While reading Wuthering Heights, our discussion of nested timescales (especially from our Origin of the Species week) was an extremely helpful guiding framing device for me. There are practically innumerable nested timescales, histories, and even dimensions in the novel. Firstly, the narrative framework of the story is designed to be nested by multiple degrees; the narrator (Lockwood) is a visitor of the world of a story that unfolds through a secondary storyteller (Nelly) who shares a tangled history with Lockwood. In other words, the story of Heathcliff and Catherine lives only within Nelly (already coloring the story with potential biases), and the reader only has access to Nelly’s story through Lockwood, who only has access to the story through encountering his landlord, Heathcliff. This narrative nesting created for me a sense that Heathcliff and Catherine’s story is buried and unready rather than a story meant for exhibition. It is obscured deep beneath the Moors, accessible only through excavation assisted by those that know where to find the story and how to transcribe it. In the same way, this narrative nesting creates a sense that this story, of Heathcliff and Catherine, is one of infinite histories nested in the world of Wuthering Heights. The moors are brimming with untold history, and it is only through the chance meeting of Lockwood and Heathcliff that we learn of this one.
Below the nested surface of the multiple narrators, the history of Heathcliff and Catherine does not unfold linearly – it unfolds, refolds, closes, reopens, and compounds in depth as it untangled by our narrators. Retellings of memories are frequently excavated from an active, present moment as the story unfolds. For example, just after Heathcliff returns to Catherine, Nelly and Catherine discuss the fact that Heathcliff would be staying at Wuthering Heights: “‘ He explained it,’ [Catherine] replied. ‘I wondered as much as you – He said he called to gather information concerning me, for you, supposing you resided there still; and Joseph told Hindley, who came out and fell into questioning him of what he had been doing, and how he had been living: and finally, desired him to walk in – There was some persons sitting at cards – Heathcliff joined them…” (99). This sequence of action continues as Catherine explains how Heathcliff managed to stay at Wuthering Heights upon his return to the moors. In one moment, the reader is first in a room with Nelly and Lockwood (the narrators), then in a room with Catherine and Nelly and finally across the road at Wuthering Heights with Heathcliff, Joseph, and Hindley. Action happens on top of action in Wuthering Heights, not sequentially, creating worlds inside worlds inside the constant of the misty moors.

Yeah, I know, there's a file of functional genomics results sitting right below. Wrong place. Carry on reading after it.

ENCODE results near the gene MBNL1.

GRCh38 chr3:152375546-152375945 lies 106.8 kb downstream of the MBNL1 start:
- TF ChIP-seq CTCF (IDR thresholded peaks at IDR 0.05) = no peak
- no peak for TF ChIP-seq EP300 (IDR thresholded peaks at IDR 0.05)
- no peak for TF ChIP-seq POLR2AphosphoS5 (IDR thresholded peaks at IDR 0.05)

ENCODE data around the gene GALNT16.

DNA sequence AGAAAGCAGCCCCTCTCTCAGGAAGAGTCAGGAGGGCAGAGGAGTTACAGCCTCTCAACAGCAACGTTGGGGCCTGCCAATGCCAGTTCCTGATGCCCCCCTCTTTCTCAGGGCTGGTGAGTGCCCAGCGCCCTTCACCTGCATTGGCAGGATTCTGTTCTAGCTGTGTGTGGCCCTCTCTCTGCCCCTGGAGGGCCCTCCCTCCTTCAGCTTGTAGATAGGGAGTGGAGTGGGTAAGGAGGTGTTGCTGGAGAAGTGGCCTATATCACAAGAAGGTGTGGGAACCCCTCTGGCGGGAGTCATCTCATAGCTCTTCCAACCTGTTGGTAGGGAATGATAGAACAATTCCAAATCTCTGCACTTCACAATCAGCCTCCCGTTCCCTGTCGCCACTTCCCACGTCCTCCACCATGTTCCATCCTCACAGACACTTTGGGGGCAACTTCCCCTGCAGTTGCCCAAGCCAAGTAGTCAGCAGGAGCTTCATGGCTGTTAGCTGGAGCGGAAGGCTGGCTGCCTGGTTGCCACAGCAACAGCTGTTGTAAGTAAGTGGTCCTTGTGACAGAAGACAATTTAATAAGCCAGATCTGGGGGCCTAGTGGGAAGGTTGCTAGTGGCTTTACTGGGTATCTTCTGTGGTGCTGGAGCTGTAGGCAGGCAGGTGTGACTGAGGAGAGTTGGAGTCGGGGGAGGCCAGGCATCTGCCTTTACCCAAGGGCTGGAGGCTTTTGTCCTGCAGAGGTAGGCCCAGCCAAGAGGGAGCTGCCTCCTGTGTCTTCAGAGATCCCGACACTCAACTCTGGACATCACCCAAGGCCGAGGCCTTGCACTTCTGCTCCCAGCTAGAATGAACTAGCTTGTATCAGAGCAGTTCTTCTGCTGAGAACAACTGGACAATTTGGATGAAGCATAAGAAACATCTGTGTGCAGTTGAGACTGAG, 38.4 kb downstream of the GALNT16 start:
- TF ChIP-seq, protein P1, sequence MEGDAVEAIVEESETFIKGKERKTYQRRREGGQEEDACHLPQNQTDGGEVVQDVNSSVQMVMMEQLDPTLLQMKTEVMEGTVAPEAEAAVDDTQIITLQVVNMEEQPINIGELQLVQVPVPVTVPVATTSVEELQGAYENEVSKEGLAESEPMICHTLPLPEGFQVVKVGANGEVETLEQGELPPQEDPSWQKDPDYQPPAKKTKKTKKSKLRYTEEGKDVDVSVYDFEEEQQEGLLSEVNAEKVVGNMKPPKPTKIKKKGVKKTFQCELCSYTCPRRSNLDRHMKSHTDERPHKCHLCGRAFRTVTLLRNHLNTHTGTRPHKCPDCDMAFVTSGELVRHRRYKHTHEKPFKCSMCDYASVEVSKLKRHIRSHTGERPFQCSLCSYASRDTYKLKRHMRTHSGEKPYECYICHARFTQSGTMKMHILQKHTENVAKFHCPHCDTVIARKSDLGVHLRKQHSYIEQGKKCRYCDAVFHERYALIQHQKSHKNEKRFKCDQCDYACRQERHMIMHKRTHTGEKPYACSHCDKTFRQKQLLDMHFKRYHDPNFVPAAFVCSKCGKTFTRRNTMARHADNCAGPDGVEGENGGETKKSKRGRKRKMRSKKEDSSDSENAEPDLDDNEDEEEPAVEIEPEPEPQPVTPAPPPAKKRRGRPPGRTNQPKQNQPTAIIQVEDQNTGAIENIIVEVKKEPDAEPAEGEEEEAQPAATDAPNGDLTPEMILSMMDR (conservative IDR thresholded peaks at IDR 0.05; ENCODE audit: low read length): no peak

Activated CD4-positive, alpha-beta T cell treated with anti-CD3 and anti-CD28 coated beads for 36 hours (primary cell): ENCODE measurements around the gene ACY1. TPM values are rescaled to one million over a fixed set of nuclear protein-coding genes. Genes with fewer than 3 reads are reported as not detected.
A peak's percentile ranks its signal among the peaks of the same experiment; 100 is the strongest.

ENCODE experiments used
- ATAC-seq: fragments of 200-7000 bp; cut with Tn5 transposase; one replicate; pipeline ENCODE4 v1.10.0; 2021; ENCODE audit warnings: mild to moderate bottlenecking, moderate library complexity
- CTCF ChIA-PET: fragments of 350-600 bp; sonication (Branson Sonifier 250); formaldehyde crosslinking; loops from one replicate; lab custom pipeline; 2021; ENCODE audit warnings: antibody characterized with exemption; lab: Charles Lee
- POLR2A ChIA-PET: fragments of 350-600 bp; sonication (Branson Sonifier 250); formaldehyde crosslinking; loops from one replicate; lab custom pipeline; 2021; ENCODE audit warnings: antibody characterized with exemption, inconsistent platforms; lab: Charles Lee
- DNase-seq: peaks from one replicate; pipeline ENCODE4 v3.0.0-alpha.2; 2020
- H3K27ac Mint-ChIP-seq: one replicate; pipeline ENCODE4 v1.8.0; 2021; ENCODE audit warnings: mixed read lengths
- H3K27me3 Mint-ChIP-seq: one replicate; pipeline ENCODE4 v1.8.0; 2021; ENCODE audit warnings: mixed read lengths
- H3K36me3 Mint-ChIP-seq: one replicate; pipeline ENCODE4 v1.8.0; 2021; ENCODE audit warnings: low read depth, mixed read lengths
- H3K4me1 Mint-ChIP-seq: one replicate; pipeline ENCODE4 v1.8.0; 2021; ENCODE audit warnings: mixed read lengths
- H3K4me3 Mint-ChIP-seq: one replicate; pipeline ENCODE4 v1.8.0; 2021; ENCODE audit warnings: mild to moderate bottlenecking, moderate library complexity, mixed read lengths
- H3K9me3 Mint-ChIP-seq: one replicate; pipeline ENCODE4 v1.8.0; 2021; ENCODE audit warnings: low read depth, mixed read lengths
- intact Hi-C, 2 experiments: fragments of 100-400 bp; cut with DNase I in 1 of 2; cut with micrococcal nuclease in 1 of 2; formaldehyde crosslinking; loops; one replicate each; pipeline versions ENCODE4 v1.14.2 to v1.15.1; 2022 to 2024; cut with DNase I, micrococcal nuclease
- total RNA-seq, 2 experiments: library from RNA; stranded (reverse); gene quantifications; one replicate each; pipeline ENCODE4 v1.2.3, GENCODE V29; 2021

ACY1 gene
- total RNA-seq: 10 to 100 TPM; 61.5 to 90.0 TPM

Sometimes nested action happens across dimensions in the novel. Throughout Wuthering Heights, the setting, the characters, and even the story itself are being haunted. Even Heathcliff’s name is the name of Hindley and Catherine’s dead brother, making him, in a way, inhabit the body of a ghost from his introduction to the Earnshaws (38). The dead and their spirits nest inside the living world, and those that move through the moors cannot escape their presence. In the first ghost scene, Lockwood, to Heathcliff’s shock, discovers Catherine’s scribblings in books, her name etched on the window, and ultimately Catherine’s herself in ghost form. In this moment, Lockwood becomes immediately (and terrifyingly) acquainted with the multi-dimensional world of Wuthering Heights. The interaction of the dead world and the living world created, to me, the most intense sense of burial and nesting. The dead and the living are thought to inhabit entirely different realms of dimension, but when they collide in moments like these, the potential historical energy of setting – Wuthering Heights, Thrushcross Grange, and the moors themselves – was frighteningly vibrant.
There are ecosystems of history throughout the novel that interact, bump up against, inform, and discount one another. A single character’s life is inextricably interwoven with another; multiple layers of narration encase the story of Heathcliff and Catherine; and the setting holds not only this story but the potential, mysterious presence of more stories as entangled as theirs. This nesting exemplifies a distinctly Victorian narrative rhythm – one that is relentlessly interdependent on the relationships between singular entities, whether they be characters, narrators, settings, or histories.